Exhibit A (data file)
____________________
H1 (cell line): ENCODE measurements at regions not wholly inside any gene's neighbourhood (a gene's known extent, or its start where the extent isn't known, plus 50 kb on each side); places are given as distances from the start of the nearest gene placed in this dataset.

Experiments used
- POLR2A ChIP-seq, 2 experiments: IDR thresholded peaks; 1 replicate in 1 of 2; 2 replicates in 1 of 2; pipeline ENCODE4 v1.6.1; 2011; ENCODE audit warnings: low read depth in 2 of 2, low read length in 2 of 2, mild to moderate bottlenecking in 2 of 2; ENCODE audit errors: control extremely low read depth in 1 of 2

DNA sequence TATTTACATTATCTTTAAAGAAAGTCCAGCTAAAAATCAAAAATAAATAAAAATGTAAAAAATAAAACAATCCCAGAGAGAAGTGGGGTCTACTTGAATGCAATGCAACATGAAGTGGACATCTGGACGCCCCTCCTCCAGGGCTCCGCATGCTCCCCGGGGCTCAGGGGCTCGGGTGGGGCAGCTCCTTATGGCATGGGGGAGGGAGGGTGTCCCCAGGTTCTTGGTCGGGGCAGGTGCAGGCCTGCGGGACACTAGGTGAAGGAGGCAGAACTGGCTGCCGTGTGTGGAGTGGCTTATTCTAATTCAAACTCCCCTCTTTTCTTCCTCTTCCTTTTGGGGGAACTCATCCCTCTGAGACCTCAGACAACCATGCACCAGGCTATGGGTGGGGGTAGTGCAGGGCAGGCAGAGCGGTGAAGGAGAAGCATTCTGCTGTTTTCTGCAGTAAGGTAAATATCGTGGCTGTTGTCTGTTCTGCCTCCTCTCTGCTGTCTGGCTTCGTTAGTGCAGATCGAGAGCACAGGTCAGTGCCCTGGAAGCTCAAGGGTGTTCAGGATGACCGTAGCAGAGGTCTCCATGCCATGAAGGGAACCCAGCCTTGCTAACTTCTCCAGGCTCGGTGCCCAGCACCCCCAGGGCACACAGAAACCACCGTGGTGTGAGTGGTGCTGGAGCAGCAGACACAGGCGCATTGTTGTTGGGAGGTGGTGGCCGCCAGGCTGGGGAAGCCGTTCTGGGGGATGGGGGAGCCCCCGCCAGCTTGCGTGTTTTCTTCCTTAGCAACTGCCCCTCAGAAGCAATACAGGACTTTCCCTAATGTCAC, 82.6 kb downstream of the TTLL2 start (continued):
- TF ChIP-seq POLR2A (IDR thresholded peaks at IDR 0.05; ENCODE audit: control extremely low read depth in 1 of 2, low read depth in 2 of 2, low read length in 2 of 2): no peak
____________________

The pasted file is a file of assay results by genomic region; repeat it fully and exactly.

H1 (cell line): ENCODE measurements at regions not wholly inside any gene's neighbourhood (a gene's known extent, or its start where the extent isn't known, plus 50 kb on each side); places are given as distances from the start of the nearest gene placed in this dataset.

Experiments used
- POLR2A ChIP-seq, 2 experiments: IDR thresholded peaks; 1 replicate in 1 of 2; 2 replicates in 1 of 2; pipeline ENCODE4 v1.6.1; 2011; ENCODE audit warnings: low read depth in 2 of 2, low read length in 2 of 2, mild to moderate bottlenecking in 2 of 2; ENCODE audit errors: control extremely low read depth in 1 of 2

DNA sequence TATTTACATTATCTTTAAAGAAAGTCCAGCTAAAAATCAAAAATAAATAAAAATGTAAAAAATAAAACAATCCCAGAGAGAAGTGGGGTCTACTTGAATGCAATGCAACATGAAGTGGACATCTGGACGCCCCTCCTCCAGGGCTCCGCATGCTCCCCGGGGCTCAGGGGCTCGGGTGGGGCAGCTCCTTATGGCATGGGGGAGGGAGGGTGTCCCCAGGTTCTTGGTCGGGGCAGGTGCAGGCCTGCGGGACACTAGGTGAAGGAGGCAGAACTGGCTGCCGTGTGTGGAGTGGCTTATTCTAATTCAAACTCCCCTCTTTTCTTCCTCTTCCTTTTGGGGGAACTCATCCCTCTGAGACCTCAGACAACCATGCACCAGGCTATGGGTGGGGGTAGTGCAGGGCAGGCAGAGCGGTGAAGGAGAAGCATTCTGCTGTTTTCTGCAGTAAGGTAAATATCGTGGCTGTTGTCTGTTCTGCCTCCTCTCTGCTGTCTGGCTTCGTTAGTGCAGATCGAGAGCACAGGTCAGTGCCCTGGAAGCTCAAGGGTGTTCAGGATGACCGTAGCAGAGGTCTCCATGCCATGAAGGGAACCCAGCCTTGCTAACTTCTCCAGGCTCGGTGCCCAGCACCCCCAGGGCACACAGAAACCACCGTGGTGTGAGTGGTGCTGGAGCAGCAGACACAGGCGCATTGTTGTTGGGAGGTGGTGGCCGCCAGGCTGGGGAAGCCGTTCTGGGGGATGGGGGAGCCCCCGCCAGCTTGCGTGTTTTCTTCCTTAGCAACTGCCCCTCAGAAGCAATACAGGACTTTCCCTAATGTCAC, 82.6 kb downstream of the TTLL2 start (continued):
- TF ChIP-seq POLR2A (IDR thresholded peaks at IDR 0.05; ENCODE audit: control extremely low read depth in 1 of 2, low read depth in 2 of 2, low read length in 2 of 2): no peak